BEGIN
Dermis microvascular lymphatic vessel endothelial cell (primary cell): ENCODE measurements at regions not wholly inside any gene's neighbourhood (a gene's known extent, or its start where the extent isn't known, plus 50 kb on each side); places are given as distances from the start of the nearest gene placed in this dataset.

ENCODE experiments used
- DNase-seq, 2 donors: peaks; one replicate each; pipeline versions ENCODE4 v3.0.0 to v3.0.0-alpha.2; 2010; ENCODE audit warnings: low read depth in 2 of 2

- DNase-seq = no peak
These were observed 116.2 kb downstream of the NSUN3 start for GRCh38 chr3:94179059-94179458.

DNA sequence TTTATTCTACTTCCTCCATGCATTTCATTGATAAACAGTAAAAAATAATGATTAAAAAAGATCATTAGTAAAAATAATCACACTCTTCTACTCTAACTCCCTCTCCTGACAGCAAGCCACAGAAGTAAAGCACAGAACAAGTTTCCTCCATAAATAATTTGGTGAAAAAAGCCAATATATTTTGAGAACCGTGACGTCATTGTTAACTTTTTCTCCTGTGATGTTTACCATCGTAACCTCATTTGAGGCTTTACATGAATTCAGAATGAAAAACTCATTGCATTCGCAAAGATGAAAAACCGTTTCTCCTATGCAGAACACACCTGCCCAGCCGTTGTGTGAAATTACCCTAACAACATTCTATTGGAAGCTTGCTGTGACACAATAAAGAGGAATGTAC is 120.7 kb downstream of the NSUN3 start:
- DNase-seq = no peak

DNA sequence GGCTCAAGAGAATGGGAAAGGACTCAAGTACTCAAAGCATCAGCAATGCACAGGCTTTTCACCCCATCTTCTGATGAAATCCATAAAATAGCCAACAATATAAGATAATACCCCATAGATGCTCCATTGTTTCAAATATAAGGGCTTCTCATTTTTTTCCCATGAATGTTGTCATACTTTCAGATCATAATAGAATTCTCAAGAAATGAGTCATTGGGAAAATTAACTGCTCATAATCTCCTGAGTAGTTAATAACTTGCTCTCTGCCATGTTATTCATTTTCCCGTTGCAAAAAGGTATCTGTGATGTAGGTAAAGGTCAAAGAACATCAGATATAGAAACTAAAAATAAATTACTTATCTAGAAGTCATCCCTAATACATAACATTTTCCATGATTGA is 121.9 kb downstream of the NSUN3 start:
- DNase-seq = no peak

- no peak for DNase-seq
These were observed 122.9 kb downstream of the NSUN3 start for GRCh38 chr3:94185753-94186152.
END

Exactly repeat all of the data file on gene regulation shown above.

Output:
Dermis microvascular lymphatic vessel endothelial cell (primary cell): ENCODE measurements at regions not wholly inside any gene's neighbourhood (a gene's known extent, or its start where the extent isn't known, plus 50 kb on each side); places are given as distances from the start of the nearest gene placed in this dataset.

ENCODE experiments used
- DNase-seq, 2 donors: peaks; one replicate each; pipeline versions ENCODE4 v3.0.0 to v3.0.0-alpha.2; 2010; ENCODE audit warnings: low read depth in 2 of 2

- DNase-seq = no peak
These were observed 116.2 kb downstream of the NSUN3 start for GRCh38 chr3:94179059-94179458.

DNA sequence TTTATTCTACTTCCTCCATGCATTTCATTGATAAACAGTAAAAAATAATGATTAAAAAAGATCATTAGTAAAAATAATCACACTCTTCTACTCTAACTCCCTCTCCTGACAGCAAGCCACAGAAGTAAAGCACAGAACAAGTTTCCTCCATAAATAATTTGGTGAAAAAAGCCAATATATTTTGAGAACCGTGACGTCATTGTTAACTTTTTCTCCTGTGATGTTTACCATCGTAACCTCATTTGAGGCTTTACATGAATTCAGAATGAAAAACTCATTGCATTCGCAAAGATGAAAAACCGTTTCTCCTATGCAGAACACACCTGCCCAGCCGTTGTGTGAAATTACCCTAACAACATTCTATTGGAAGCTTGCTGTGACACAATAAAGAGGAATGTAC is 120.7 kb downstream of the NSUN3 start:
- DNase-seq = no peak

DNA sequence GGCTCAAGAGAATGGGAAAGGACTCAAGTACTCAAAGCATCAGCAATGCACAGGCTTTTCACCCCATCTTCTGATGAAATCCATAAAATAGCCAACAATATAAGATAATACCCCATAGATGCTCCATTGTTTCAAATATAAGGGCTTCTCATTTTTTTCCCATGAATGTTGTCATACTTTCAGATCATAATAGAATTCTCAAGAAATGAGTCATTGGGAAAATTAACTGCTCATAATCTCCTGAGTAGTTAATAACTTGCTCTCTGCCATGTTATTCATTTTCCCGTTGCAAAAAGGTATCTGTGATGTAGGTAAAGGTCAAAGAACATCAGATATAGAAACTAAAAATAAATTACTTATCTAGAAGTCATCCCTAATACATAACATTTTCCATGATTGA is 121.9 kb downstream of the NSUN3 start:
- DNase-seq = no peak

- no peak for DNase-seq
These were observed 122.9 kb downstream of the NSUN3 start for GRCh38 chr3:94185753-94186152.